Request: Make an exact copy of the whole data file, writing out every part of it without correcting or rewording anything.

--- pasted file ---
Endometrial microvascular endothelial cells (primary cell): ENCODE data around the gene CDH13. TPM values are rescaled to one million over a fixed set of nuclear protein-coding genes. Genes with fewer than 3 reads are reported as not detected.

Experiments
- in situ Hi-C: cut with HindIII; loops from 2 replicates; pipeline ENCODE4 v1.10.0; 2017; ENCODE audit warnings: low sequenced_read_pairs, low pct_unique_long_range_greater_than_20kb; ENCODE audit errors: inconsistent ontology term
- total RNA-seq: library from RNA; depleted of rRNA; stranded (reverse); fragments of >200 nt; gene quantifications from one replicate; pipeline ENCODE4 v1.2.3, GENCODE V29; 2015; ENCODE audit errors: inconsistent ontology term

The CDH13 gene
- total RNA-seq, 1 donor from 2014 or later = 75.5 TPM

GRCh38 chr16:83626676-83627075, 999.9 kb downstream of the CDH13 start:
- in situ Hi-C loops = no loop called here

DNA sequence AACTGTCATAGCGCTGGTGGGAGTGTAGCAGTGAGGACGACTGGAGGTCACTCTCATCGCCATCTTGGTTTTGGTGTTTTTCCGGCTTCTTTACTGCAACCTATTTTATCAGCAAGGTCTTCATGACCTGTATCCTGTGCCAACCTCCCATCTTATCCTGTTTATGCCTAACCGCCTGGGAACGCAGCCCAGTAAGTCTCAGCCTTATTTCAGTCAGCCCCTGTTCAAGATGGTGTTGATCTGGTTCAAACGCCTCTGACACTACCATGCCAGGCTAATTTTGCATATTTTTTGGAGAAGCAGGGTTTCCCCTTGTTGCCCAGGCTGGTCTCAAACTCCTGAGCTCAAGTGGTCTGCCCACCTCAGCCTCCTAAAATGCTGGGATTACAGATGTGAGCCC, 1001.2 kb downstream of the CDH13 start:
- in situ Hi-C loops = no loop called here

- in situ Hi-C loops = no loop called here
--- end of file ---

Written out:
Endometrial microvascular endothelial cells (primary cell): ENCODE data around the gene CDH13. TPM values are rescaled to one million over a fixed set of nuclear protein-coding genes. Genes with fewer than 3 reads are reported as not detected.

Experiments
- in situ Hi-C: cut with HindIII; loops from 2 replicates; pipeline ENCODE4 v1.10.0; 2017; ENCODE audit warnings: low sequenced_read_pairs, low pct_unique_long_range_greater_than_20kb; ENCODE audit errors: inconsistent ontology term
- total RNA-seq: library from RNA; depleted of rRNA; stranded (reverse); fragments of >200 nt; gene quantifications from one replicate; pipeline ENCODE4 v1.2.3, GENCODE V29; 2015; ENCODE audit errors: inconsistent ontology term

The CDH13 gene
- total RNA-seq, 1 donor from 2014 or later = 75.5 TPM

GRCh38 chr16:83626676-83627075, 999.9 kb downstream of the CDH13 start:
- in situ Hi-C loops = no loop called here

DNA sequence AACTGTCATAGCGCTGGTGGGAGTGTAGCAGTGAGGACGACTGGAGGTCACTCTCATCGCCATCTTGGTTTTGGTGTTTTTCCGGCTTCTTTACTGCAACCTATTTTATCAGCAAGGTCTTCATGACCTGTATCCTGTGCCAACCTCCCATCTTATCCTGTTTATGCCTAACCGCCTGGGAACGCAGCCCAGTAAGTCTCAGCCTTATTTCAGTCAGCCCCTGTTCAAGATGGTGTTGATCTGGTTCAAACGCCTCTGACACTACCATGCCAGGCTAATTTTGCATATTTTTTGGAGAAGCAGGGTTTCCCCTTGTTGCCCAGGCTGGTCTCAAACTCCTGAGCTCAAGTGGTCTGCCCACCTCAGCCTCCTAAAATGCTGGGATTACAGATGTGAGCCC, 1001.2 kb downstream of the CDH13 start:
- in situ Hi-C loops = no loop called here

- in situ Hi-C loops = no loop called here